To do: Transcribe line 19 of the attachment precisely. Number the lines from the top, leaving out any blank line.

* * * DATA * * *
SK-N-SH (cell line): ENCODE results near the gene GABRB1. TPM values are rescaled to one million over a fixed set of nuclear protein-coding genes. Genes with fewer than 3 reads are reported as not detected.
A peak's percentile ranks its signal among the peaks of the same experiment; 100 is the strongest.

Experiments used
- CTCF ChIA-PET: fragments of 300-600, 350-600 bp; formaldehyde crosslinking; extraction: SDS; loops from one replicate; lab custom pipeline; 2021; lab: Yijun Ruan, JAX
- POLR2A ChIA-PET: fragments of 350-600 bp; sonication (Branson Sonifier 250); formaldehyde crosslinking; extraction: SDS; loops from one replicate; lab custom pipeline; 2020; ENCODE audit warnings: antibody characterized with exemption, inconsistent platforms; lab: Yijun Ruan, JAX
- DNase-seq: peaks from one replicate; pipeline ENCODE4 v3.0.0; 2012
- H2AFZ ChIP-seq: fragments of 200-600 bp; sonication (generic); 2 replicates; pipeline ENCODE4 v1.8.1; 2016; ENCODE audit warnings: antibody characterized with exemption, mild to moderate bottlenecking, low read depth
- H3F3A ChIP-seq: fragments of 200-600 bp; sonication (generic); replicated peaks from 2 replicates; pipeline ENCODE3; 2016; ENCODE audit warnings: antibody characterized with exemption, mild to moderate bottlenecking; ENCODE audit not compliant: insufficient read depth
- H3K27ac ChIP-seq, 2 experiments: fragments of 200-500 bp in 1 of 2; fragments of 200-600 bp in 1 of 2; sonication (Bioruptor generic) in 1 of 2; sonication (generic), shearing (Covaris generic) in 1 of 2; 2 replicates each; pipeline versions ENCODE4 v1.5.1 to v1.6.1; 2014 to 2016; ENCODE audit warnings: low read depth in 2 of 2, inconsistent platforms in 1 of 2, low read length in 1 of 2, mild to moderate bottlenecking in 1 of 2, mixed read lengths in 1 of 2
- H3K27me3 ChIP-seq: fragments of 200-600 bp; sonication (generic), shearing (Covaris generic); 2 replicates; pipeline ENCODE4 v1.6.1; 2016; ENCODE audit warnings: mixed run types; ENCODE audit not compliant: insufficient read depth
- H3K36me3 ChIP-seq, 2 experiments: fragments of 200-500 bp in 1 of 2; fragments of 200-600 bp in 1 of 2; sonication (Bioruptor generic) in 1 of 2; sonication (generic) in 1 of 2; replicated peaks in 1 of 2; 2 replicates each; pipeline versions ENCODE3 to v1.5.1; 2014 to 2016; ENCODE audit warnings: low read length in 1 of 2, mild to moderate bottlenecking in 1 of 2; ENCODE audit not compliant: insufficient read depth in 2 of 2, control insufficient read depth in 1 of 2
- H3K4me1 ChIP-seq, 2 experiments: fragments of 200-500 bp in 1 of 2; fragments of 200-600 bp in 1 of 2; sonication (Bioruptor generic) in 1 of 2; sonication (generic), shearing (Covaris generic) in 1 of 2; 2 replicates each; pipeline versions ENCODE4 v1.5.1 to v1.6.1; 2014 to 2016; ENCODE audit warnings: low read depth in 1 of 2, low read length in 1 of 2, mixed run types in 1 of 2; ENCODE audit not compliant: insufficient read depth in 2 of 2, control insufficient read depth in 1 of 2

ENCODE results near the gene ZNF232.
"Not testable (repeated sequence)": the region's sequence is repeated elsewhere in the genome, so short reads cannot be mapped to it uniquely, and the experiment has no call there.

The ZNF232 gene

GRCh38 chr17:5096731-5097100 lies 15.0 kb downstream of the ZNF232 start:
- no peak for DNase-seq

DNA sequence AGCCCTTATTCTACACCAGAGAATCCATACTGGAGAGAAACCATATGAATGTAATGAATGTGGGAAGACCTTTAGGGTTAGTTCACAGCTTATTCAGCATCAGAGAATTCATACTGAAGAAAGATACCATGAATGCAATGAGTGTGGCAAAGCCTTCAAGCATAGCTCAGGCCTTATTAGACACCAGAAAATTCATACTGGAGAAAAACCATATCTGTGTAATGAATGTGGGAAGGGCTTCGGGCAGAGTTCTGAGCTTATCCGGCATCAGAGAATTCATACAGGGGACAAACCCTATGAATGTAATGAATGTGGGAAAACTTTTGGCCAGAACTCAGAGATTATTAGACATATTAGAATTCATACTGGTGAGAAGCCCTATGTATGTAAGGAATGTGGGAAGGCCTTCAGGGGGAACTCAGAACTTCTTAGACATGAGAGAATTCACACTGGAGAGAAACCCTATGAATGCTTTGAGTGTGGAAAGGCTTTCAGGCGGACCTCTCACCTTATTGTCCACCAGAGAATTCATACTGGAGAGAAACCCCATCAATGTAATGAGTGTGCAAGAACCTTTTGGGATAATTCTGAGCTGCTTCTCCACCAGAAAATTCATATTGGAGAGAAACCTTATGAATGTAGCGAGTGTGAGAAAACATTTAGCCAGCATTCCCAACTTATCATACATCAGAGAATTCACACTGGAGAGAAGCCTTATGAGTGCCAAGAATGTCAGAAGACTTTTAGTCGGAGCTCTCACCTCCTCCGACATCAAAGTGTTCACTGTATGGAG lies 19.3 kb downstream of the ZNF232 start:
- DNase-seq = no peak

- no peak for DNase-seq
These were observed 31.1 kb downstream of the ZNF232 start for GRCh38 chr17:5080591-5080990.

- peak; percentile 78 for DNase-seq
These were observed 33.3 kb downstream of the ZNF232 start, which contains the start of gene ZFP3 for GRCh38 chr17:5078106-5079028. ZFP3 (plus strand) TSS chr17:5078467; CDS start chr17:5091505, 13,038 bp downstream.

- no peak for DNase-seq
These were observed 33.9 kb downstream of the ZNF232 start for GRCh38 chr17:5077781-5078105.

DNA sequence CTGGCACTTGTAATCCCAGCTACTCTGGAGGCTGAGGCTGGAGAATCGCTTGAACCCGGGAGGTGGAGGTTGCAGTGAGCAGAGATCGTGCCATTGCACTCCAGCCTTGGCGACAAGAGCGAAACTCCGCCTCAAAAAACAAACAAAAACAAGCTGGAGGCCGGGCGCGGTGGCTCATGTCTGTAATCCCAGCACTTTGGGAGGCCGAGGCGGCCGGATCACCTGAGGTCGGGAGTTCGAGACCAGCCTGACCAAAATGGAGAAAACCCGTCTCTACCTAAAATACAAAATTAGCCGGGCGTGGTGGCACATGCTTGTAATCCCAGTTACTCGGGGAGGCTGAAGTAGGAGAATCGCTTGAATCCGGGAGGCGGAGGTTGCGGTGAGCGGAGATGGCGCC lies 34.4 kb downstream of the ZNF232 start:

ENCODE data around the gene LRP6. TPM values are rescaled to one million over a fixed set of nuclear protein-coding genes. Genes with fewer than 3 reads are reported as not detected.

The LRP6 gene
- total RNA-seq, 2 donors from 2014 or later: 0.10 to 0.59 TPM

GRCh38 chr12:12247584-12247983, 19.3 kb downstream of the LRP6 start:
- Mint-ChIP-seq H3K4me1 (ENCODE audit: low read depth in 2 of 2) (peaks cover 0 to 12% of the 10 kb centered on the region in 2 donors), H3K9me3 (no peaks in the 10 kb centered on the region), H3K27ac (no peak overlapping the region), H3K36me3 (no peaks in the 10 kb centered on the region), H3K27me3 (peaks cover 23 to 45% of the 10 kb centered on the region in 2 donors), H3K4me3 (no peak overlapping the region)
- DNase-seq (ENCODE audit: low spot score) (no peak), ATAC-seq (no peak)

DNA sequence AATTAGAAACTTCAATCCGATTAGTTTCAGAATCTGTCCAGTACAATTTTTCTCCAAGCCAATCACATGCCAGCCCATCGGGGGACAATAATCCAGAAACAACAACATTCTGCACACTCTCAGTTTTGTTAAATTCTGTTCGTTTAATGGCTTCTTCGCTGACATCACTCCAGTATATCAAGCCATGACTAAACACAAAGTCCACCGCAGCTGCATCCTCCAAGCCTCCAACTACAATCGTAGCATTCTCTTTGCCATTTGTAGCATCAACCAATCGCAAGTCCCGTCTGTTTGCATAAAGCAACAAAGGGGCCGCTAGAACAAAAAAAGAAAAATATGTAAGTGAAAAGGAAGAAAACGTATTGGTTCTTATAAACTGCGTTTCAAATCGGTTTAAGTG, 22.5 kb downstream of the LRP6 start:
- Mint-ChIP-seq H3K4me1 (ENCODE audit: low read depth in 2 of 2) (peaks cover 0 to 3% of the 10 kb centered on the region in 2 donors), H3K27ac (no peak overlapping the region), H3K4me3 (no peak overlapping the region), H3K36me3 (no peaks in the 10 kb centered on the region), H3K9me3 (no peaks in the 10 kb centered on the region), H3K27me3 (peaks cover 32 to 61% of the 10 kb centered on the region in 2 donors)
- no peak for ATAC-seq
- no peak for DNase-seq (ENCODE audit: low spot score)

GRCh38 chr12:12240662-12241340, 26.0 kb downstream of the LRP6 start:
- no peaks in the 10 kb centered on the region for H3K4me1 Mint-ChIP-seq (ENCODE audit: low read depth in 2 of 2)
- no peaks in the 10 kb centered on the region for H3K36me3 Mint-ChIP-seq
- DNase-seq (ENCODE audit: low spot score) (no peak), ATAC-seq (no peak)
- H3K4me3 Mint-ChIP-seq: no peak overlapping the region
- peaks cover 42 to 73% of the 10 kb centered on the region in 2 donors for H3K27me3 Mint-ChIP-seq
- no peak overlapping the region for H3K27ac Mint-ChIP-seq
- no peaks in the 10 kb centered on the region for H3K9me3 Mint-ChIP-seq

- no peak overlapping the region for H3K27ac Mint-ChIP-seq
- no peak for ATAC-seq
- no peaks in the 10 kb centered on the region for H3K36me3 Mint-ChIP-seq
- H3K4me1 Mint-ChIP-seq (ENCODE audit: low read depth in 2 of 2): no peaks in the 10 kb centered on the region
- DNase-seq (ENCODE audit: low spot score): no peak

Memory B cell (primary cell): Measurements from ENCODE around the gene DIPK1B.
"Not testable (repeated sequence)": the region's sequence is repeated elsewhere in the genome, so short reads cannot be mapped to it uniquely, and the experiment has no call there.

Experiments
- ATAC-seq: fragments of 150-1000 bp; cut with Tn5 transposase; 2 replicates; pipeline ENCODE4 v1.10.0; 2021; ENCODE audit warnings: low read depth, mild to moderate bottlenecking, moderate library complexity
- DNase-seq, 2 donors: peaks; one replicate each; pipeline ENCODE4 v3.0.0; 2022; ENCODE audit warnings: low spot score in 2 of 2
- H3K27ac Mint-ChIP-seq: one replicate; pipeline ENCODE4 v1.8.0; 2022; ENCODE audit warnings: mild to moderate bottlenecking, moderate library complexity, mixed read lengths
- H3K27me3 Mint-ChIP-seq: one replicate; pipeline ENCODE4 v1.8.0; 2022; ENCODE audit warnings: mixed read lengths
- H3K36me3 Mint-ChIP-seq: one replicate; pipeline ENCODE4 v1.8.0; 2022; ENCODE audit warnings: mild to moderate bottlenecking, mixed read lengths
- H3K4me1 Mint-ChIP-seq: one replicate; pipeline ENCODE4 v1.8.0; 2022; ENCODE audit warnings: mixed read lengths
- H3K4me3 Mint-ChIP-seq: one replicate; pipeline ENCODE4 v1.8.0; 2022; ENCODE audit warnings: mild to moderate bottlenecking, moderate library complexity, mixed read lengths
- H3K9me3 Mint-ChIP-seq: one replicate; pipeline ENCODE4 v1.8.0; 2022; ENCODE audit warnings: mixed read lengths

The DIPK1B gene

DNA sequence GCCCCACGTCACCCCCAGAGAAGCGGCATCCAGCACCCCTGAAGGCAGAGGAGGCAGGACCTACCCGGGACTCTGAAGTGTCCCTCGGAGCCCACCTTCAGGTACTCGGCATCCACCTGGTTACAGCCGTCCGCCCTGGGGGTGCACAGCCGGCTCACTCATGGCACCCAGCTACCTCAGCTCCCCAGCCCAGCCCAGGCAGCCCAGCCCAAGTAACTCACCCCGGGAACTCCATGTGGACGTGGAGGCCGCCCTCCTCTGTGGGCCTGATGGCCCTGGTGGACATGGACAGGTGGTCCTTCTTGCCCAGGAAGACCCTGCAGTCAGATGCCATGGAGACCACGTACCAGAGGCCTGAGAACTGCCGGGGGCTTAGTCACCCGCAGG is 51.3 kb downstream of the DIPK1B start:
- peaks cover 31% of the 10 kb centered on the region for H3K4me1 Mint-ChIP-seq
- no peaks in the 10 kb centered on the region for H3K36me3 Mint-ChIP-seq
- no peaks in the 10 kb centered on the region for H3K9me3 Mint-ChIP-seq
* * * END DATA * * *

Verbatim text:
- DNase-seq = no peak